Of course the Kan government and the DPJ have paid a price.
|* * *||Most recent||Previous|
|Will vote for DPJ in proportional vote|
|Will vote for the LDP in the proportional vote|
Normally, no sane party would talk about raising taxes before an election. Certainly, the prime minister has been backtracking a bit on the pledge. Nevertheless, the new core DPJ leadership grasped the nettle of public finance, talking about doubling the consumption tax -- and has suffered little for it. Its opponents, the LDP, have certainly not reaped a windfall from this supposed fundamental political blunder of being honest about the hole Japan finds itself in.
While being honest about the need to increase taxes may lose the DPJ a few seats, losing those seats seems a heck of small price to pay compared to coming back to the voters, hat in hand, pleading, "Sorry, we were not entirely truthful during the campaign. We cannot balance the budget merely through squeezing out wasteful spending. We really do need to raise taxes. OK?"
In 2009, Hatoyama Yukio and Ozawa Ichiro tried to convince the voters that taxes do not need to be raised to bring the budget into balance. After the government put the bureaucrats and their perks through the ringer in the Government Revitalization Unit proces, the amount of grease extracted was 1% of just one year's budget. The government then produced a budget where borrowing was greater than revenues.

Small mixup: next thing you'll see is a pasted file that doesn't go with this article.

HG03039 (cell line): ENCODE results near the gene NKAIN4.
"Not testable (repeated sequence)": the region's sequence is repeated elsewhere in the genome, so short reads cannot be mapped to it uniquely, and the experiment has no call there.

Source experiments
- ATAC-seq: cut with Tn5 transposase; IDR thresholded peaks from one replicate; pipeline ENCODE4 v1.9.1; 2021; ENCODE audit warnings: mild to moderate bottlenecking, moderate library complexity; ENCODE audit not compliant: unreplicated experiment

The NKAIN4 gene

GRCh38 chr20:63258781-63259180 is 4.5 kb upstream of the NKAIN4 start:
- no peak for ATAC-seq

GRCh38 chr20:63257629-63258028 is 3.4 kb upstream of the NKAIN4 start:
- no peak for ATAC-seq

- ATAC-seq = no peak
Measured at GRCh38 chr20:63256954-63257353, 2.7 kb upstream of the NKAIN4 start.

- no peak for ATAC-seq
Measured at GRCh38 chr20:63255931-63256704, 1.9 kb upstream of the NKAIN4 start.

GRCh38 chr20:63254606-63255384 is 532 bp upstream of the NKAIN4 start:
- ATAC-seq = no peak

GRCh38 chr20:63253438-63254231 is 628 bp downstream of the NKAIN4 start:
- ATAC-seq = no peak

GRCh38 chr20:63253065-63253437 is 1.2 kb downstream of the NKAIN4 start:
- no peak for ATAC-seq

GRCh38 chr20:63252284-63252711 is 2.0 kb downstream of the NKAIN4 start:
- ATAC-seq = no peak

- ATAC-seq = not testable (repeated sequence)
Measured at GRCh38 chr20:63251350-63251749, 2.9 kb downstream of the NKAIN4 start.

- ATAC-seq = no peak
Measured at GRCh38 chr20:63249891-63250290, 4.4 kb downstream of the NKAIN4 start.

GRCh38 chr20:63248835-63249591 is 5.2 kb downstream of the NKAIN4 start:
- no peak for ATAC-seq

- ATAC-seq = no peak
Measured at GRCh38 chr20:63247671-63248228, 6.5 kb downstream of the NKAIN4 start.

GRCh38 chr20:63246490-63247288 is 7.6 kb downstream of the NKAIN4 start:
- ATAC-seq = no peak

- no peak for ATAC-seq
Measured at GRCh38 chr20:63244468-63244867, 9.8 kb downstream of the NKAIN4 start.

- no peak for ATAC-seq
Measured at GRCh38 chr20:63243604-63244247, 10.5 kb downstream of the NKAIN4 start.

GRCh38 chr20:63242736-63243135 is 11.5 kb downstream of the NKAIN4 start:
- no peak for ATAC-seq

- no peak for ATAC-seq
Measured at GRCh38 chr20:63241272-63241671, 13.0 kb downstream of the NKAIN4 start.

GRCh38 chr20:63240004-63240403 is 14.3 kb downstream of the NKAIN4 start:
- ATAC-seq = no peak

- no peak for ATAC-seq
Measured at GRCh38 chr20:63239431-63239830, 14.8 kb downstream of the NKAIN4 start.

Folks notice that kind of thing.
So while the papers are braying (chortling even) about the sudden drop in the support level of the Cabinet and the DPJ from the euphoric heights hit following the downfall of the spend-til-you-drop Hatoyama and Ozawa and their replacement by the Neo-Kan fiscal conservatives (yes, that one is mine, I claim it) the press need to give the Cabinet and the leading party of the ruling coalition something of a break.
The Kan government has treated the electorate like adults...and has survived the experiment.